THE 16 SANSKARAS
This sanskara is performed for the fulfillment of one's parental obligation and a continuation of the human race. This is a fervent prayer for the impregnation of the foetus with the life-giving soul force. Garbha means womb and Dhana means give or donate. This sanskara is performed after marriage and before the conception of a child. In this sanskara, the couple chants Vedic mantras for a healthy, loving and happy married life and the wish for a son or daughter that would bring new joy in the home.
The Jatakarma sanskara (the child's nativity) should be done immediately after the birth of the child. This sanskara is done to welcome the new-born child. The father writes AUM on the tongue of the child with a thin bar of gold dipped in honey. He whispers the word "VEDO-ASI" (You are Veda - knowledge) in the ear of the child.
Nama literally means 'name' and Karan means 'to make, to effect'. Thus, in this sanskara the child is given a name. This sanskara should be performed on the 11th day after the birth of the child.
The 4th month after the birth of the child, the Nishkramana sanskara is performed. Here the child is taken outside the home for the first time to be exposed to the different elements of nature.
This sanskara can be performed between the ages of 1-3 years old. In this sanskara the hair from the child's head is shaved off for the very first time. Prayers for good health and development are being recited.
The piercing of the lower lobes of the child's ears at the age of three performs the Karnavedha sanskara. Prayers are offered to the Almighty for the physical well being of the child.
Upanayana or the thread ceremony is performed anytime between the ages of five to eight years old. Upa mean 'approaching towards' and Nayanam means 'leading'. In this sanskara the child is given the yajnopavit (sacred thread), which is made from three strands representing the three letters of AUM. The three strands also symbolize the three discipline of life, which are knowledge, action and devotion.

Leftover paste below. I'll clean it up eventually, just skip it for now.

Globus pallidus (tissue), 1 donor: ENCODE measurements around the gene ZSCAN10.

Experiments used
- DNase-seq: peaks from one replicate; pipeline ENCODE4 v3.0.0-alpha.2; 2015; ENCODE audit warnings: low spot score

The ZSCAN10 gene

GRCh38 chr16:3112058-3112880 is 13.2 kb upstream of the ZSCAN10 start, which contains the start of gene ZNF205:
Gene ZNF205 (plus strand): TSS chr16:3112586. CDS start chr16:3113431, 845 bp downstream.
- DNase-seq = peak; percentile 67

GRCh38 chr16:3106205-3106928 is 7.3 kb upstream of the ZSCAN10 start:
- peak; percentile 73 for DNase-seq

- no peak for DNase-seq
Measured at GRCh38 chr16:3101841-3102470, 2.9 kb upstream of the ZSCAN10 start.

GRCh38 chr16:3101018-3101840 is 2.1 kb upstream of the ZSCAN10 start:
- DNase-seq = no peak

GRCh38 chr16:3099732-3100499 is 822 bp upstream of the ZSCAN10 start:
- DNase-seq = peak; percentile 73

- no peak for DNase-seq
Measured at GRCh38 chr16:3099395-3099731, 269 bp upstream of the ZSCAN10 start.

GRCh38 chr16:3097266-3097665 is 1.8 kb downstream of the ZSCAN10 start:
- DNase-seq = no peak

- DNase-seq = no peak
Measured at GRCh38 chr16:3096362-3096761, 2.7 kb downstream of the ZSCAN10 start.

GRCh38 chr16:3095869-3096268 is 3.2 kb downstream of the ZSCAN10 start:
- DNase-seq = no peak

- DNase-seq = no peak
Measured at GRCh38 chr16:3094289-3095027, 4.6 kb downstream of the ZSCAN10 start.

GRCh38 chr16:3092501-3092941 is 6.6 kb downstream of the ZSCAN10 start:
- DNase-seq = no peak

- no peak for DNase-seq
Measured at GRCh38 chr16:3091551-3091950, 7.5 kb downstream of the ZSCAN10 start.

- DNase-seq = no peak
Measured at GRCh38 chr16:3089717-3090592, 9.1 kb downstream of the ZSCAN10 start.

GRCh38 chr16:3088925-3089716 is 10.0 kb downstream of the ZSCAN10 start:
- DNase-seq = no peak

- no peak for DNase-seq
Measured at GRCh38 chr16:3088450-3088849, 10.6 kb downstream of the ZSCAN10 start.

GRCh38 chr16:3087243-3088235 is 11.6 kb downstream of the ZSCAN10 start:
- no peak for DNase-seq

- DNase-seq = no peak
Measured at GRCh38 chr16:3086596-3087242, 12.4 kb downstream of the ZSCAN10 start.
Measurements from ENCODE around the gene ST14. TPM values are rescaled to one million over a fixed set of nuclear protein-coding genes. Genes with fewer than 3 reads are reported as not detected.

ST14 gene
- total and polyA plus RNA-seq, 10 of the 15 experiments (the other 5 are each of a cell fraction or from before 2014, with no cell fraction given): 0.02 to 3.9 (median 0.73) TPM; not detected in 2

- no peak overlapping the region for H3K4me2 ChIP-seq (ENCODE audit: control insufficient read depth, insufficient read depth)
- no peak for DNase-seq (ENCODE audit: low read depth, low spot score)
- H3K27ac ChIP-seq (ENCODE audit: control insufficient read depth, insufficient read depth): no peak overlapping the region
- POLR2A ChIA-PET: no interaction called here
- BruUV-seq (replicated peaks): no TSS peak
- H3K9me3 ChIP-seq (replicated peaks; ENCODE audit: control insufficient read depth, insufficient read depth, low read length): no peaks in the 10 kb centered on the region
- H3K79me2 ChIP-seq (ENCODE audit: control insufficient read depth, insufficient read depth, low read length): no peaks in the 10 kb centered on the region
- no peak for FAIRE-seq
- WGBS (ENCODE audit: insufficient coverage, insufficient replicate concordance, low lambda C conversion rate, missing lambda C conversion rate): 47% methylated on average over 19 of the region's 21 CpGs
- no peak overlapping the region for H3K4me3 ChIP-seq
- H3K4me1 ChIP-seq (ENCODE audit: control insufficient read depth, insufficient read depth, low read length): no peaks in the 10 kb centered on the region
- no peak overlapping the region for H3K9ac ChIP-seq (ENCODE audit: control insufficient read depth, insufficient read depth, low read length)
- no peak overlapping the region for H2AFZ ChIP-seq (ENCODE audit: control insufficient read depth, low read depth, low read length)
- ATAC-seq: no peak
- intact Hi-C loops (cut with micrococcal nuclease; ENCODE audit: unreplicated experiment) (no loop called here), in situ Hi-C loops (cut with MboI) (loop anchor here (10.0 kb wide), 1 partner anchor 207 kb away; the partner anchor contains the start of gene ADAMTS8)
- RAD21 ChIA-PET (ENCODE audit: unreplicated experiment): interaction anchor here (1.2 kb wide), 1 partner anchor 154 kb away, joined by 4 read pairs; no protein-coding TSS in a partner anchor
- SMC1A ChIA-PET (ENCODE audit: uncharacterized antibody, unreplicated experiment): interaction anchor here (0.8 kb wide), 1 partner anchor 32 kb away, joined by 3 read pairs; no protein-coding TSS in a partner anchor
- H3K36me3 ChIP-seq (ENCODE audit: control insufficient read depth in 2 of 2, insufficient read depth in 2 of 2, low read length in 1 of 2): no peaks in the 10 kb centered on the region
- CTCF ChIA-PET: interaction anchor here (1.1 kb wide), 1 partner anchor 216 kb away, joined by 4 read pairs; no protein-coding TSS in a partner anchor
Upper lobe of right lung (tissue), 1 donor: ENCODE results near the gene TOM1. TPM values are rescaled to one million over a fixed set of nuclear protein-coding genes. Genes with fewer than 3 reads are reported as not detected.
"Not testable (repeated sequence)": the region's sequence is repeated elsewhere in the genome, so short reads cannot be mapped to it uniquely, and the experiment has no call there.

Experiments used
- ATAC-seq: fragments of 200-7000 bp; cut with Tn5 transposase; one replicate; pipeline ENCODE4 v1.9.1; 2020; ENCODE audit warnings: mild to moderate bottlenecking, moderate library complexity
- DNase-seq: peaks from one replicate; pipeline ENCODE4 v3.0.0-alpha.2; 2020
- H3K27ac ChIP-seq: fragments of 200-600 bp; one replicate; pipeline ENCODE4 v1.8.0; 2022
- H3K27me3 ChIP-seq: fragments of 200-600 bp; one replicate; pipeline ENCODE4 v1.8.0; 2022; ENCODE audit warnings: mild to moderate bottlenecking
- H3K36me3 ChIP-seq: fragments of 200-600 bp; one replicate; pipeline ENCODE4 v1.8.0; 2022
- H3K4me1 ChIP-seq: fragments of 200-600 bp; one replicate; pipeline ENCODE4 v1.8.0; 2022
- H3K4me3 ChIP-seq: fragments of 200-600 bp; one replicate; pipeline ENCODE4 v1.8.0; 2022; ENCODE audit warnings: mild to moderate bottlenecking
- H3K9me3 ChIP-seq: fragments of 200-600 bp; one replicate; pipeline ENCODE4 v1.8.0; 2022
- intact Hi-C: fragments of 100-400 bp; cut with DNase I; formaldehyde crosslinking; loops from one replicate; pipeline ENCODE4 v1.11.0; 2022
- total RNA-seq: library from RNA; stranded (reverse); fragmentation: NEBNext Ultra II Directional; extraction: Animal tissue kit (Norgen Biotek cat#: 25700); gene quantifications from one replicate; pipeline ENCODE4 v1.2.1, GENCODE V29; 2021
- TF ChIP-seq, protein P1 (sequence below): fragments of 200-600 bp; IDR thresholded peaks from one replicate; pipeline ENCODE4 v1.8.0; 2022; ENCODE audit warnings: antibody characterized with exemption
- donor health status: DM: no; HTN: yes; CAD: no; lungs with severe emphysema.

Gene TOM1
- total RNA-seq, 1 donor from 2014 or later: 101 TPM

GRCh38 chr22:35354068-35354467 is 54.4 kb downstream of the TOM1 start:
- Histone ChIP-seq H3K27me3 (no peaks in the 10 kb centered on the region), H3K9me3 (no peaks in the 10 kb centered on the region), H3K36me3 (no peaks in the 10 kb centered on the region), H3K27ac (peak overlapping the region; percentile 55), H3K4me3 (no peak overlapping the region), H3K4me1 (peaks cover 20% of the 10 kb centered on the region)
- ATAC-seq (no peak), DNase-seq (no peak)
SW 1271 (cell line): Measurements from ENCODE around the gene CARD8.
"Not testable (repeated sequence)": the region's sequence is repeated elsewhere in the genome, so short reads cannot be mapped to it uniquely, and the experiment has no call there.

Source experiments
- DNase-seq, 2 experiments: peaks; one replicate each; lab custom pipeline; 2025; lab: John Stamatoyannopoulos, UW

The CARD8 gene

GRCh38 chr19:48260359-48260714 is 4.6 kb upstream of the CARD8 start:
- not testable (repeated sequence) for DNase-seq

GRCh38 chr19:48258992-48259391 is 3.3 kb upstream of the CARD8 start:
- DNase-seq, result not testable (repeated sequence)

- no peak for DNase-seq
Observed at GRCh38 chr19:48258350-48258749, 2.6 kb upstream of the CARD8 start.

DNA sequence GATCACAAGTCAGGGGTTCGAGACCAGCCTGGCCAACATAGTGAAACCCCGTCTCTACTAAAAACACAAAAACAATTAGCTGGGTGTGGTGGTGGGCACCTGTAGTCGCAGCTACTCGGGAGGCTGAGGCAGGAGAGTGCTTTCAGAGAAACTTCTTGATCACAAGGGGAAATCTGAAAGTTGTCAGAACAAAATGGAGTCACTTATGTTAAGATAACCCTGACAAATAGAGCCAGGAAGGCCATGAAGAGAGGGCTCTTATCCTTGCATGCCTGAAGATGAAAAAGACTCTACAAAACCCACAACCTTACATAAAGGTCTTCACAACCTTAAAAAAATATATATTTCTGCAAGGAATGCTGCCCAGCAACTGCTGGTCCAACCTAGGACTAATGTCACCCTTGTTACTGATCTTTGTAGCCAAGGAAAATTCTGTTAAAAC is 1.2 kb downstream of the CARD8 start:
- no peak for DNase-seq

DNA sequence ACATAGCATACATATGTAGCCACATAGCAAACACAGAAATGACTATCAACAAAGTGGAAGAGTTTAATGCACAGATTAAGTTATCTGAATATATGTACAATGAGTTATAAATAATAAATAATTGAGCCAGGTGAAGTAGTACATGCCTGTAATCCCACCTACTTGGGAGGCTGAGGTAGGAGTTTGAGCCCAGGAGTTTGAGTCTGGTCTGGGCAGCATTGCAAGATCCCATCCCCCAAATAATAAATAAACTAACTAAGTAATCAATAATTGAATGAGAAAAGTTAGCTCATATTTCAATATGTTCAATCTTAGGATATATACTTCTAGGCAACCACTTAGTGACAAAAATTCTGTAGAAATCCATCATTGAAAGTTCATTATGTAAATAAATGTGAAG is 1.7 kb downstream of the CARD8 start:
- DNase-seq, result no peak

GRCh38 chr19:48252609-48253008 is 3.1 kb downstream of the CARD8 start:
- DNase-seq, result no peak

This sanskara is done immediately after the upanaya sanskara. Now the child becomes a student. The child will now gain knowledge from the Vedas and other religious text as well the other branches including mathematics and science. Thus the child will be able to progress in life spiritually as well as materially.
Between the ages of twenty-one and twenty-five years this sanskara is performed. This student should have now completed all his/her studies and start a new life of self-realization and independence.
Vivaha sanskara is performed when the student decides to get marry. This is one of the most important sanskara among the sixteen Vedic sacraments. This is the foundation that forms the very basis for a coordinated family life.
At age fifty-one years old, a person performs the vaanaprastha sanskara by relinquishing all livelihood from which he/she will gain personal benefits. All the family responsibilities will be given to the children.
This sanskara is performed at the age of seventy-five years. In this sanskara a person forsake all material things and starts to lead a life of meditation and contemplation onto the Almighty.
The antyeshti is the last sanskara performed when the individual dies. After death this sanskara is performed when the body is cremated. As the atma (soul) is immortal, it cannot be destroyed; but the body which is made of clay, water, fire, air and ether once again returns to these elements.